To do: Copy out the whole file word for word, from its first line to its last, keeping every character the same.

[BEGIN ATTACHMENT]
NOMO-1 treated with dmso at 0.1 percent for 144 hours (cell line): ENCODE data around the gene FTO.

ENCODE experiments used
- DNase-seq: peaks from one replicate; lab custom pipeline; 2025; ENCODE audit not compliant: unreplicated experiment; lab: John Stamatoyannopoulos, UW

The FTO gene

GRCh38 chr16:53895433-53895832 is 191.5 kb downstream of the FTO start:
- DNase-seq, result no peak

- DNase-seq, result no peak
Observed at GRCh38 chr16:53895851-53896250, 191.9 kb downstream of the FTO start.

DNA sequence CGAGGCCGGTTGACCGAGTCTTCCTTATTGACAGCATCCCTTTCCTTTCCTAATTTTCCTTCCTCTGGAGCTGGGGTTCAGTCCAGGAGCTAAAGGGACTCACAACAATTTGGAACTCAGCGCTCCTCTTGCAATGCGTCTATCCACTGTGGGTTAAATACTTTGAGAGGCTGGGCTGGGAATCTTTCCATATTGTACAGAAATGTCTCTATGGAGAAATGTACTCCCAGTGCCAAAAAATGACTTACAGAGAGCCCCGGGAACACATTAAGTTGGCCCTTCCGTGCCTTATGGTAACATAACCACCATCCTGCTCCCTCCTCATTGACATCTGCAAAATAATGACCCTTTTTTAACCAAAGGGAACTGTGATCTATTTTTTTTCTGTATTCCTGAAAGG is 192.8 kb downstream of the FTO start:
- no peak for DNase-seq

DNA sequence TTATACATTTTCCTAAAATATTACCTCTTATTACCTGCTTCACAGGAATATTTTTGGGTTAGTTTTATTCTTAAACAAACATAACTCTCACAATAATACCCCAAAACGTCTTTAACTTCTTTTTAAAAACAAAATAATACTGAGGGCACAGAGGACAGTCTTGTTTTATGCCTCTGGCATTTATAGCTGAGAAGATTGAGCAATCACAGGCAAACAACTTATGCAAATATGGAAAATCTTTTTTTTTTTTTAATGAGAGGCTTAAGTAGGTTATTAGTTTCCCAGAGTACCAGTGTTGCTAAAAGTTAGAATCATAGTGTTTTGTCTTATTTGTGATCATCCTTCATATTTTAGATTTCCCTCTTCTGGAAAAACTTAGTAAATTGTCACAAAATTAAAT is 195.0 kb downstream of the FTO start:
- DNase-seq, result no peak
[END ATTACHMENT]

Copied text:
NOMO-1 treated with dmso at 0.1 percent for 144 hours (cell line): ENCODE data around the gene FTO.

ENCODE experiments used
- DNase-seq: peaks from one replicate; lab custom pipeline; 2025; ENCODE audit not compliant: unreplicated experiment; lab: John Stamatoyannopoulos, UW

The FTO gene

GRCh38 chr16:53895433-53895832 is 191.5 kb downstream of the FTO start:
- DNase-seq, result no peak

- DNase-seq, result no peak
Observed at GRCh38 chr16:53895851-53896250, 191.9 kb downstream of the FTO start.

DNA sequence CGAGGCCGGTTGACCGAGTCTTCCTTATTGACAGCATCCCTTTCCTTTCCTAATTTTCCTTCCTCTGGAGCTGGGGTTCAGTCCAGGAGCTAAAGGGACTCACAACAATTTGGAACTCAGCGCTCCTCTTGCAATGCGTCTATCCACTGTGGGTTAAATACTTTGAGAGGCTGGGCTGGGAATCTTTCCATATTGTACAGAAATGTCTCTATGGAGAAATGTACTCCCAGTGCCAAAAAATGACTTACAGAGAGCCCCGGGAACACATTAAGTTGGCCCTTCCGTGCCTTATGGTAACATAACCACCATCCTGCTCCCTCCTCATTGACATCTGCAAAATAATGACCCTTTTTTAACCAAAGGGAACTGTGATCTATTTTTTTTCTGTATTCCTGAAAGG is 192.8 kb downstream of the FTO start:
- no peak for DNase-seq

DNA sequence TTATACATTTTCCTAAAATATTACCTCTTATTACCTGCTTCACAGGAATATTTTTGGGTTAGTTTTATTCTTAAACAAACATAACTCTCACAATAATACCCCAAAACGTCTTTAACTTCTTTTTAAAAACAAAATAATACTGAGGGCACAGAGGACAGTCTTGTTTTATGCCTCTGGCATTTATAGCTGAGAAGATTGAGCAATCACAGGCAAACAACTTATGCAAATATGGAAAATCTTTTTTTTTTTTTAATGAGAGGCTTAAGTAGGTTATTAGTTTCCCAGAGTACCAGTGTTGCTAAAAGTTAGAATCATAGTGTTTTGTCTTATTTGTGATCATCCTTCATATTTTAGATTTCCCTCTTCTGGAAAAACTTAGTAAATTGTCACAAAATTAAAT is 195.0 kb downstream of the FTO start:
- DNase-seq, result no peak